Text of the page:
If cared for properly, a silver amalgam filling can last just as long as a gold one and probably longer than a tooth colored alternative. It is similarly suited to prolonged chewing and offers the same amount of strength as a gold filling but at a much lower cost. It does not match the natural shade of teeth, but it can be a good choice for patients on a budget.

The downside to silver amalgam fillings is that they require more of the tooth to be removed, in order to make space for the filling material. They are also prone to cracking and fracturing in response to extreme changes in temperature. This is why they generally need to be monitored a little more closely than other dental options.

Tooth Colored Composites

The most obvious advantage of choosing tooth colored composite fillings is that they offer a more natural aesthetic. This is the best option for patients who want to conceal the fact that they have a filling. They are often indistinguishable from natural teeth, unless viewed up close, even if they are placed in the front of the mouth.

Plus, tooth colored composites actually bond to the natural tooth structure itself. This provides an enhanced level of support and strength. Unlike most other options, they can be used to repair chipped, broken, and ground down teeth as well. On the other hand, this option means more time spent in the chair, because they take longer to prepare, fit, and refine. They also wear out a lot faster than silver amalgam and gold (the typical lifespan is five years).

Ceramic and Glass

Ceramic fillings are usually made out of porcelain. This material is very good at resisting stains, so it retains its colour for longer than composite resin alternatives. However, it is also more abrasive. These fillings will generally last around 15-17 years, but they are fairly expensive.

Glass ionomer fillings contain acrylic and a very specific kind of glass compound. They are usually reserved for repairing cavities below the gum line or dental problems in the mouths of children. The material produces fluoride which actively strengthens the teeth. The problem is that glass ionomers are less resistant to wear and tear. They usually need to be replaced after five years or so.

Will My Dental Plan Cover the Cost of Composite Fillings?

It is common for dental membership plans to cover the cost of composite fillings up to the price of the silver components. It is then the responsibility of the patient to make up the rest. Every plan varies though, so it is worth talking to your dentist about the most suitable options. The cost of fillings is different from clinic to clinic. Make sure that you ask for information about the cost of your preferred option.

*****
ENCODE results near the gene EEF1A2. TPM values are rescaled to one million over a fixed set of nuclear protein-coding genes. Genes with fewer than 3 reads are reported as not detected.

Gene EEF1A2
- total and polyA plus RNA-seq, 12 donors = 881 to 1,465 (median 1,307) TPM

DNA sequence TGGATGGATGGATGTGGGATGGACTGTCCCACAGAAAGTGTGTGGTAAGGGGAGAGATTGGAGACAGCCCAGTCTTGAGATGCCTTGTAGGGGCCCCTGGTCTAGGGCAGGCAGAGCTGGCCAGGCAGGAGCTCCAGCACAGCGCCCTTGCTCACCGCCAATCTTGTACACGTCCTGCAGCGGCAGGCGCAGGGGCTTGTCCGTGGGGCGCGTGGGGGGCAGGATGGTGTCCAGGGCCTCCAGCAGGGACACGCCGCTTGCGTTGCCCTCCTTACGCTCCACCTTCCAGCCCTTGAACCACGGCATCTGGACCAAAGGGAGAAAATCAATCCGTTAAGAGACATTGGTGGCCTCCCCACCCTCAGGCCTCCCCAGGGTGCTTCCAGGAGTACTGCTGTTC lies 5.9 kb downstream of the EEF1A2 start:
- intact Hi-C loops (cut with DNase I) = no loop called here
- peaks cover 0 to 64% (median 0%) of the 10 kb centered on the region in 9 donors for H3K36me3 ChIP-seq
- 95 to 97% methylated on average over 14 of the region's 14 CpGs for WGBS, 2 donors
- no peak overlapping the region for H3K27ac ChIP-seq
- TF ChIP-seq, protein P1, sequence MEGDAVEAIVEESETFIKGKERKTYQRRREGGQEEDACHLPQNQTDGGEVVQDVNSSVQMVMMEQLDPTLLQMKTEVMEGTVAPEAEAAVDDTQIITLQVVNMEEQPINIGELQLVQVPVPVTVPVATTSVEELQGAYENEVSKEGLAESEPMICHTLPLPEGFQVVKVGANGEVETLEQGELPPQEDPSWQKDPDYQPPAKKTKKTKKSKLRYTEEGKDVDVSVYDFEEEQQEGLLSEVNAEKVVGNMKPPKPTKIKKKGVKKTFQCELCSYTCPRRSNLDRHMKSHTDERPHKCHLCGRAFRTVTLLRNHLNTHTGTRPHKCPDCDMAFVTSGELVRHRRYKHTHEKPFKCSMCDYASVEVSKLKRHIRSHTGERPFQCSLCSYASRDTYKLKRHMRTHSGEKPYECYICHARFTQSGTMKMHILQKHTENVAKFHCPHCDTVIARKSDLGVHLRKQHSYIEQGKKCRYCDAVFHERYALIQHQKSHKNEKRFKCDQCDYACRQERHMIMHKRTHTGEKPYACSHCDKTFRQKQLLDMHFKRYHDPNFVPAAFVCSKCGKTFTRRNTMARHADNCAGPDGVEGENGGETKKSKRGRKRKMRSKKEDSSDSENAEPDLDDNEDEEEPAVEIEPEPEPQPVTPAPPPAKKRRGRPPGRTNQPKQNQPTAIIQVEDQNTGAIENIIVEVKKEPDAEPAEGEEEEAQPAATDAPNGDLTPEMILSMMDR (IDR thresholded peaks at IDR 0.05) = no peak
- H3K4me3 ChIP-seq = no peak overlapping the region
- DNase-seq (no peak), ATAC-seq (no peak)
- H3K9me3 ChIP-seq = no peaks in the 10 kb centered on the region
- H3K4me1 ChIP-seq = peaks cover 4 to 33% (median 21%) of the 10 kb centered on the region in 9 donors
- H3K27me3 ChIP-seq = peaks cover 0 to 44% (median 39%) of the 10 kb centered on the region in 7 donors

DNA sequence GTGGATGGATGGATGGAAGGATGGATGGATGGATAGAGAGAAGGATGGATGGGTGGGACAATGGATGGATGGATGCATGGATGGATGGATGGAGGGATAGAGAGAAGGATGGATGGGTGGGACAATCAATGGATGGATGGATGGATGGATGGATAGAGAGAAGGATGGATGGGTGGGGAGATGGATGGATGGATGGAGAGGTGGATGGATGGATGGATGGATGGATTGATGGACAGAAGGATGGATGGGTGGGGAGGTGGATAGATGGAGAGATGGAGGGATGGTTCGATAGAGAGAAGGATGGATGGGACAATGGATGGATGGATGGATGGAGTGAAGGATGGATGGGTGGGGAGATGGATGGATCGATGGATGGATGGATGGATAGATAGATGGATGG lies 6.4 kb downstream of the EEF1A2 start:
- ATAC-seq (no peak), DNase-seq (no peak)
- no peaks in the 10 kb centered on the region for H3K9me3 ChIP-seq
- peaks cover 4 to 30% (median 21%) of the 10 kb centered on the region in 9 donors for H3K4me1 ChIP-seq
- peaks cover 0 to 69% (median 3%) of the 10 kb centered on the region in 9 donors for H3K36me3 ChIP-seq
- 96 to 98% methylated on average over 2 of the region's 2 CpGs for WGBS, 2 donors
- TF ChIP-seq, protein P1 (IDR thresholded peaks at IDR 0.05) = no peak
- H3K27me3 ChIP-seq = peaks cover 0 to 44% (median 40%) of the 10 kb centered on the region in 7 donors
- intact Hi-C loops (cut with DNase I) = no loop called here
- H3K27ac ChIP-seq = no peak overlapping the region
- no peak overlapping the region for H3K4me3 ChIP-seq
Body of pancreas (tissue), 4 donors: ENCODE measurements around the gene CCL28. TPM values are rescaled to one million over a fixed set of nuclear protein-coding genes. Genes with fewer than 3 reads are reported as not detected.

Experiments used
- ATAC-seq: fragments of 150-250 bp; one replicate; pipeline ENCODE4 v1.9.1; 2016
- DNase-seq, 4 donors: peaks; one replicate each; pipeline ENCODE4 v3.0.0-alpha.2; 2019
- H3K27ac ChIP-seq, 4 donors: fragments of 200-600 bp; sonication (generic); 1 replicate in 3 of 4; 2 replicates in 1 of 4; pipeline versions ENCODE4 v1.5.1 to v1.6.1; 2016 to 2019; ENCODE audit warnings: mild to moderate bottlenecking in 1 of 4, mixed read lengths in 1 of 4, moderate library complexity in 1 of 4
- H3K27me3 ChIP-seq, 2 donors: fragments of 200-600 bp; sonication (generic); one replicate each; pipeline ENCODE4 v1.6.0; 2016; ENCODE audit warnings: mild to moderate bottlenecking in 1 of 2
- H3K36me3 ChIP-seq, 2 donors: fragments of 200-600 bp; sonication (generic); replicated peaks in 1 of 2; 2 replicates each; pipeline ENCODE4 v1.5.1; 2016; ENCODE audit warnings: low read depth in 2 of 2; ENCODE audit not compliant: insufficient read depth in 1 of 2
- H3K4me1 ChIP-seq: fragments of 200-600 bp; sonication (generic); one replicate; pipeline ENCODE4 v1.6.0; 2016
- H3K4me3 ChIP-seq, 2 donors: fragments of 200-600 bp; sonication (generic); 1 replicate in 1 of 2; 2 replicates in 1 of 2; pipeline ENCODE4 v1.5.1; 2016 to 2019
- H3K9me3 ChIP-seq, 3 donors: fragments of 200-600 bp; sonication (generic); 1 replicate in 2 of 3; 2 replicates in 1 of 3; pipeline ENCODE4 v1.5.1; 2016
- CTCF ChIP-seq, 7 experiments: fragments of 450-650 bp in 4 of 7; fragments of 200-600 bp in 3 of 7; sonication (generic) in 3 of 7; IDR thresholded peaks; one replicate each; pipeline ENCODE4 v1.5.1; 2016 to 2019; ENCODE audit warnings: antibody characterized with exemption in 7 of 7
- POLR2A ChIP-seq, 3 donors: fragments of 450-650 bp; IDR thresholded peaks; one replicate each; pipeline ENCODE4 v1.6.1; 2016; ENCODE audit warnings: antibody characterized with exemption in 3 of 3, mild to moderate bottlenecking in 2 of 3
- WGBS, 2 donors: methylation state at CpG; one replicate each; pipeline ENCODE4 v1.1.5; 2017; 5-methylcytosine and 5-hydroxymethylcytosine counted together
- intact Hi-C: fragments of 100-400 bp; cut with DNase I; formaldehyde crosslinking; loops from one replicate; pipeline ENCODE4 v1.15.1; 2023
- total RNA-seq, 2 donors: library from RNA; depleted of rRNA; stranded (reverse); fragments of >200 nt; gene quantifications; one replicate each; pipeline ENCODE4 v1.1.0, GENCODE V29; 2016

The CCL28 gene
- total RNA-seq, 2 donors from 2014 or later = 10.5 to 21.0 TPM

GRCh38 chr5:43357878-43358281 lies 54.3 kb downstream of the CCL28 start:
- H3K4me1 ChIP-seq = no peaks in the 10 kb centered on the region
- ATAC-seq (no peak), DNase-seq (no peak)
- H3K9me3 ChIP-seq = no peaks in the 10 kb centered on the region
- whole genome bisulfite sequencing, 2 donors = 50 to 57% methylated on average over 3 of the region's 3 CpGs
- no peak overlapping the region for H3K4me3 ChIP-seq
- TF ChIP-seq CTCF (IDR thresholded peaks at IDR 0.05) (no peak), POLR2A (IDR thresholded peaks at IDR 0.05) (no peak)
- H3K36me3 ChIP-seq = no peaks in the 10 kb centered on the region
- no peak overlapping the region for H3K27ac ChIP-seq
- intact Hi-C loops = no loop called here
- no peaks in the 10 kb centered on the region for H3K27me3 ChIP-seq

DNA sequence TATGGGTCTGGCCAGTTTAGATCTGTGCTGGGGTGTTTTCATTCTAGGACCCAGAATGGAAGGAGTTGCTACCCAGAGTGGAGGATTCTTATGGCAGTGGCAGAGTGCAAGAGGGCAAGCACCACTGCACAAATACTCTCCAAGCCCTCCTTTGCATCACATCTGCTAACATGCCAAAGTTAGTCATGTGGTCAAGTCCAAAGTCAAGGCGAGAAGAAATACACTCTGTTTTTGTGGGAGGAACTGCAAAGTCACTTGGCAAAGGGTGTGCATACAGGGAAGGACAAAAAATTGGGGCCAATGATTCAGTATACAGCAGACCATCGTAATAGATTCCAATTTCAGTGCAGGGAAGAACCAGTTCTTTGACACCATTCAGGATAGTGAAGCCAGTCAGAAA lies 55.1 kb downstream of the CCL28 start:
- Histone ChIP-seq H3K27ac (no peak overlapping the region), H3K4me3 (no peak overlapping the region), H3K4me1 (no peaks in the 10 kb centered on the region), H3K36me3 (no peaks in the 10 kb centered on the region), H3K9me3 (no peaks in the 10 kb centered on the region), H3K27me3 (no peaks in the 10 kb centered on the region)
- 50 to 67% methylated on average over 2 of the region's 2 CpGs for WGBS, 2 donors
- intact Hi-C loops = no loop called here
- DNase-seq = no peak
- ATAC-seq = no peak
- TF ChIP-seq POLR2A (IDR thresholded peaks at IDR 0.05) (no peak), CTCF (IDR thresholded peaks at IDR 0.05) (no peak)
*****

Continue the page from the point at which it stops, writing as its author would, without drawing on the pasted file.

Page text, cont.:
What Is Different about an Indirect Dental Filling?

An indirect filling does exactly the same as a standard dental filling. The only real difference is that it is specifically designed to be placed in an extensively damaged tooth structure. This option is usually offered to patients with a decayed tooth that cannot handle a regular filling. It is a midway option between this and a full crown.

If the tooth is not damaged enough for a crown, but too decayed for a regular filling, an indirect filling can be created. The patient usually has to attend two repair sessions for this procedure to be completed. The first step (and the initial appointment) is when the dentist removes the decayed segments of the tooth. Then, a mould of the tooth and surrounding enamel is cast.

The mould is taken to a dental laboratory where a repair expert will then put together the indirect filling. In the interim between the first and second repair sessions, the patient is expected to wear a temporary filling. This protects the cavity from bacteria and further damage. Once the indirect product is ready to go, the patient can return to the surgery for a fitting.

If it matches the shape of the mouth well and feels comfortable, it is cemented into place. While this is a longer and more expensive option than a lot of other filling types, it has the added advantage of being that midway choice between a standard filling and a crown. Also, if fitted skilfully, indirect fillings can last up to three decades. They are very strong and promise to stand up to a substantial degree of wear and tear.

Why is My Dentist Recommending a Temporary Filling?

As aforementioned, a temporary filling may be used as a protective barrier while a patient waits for an indirect filling to be designed and cast. In fact, any repair procedure that involves more than one session will likely require a temporary filling. This is because it is not very hygienic or safe for cavities to remain exposed.

They may fill up with bacteria, continue to erode on contact with acid, or they might crack under the pressure of chewing and biting. It is common for temporary fillings to be provided after root canal treatments. Even if a crown is the intended repair option, a temporary filling gives the irritated nerve tissue and pulp time to heal before more work is carried out.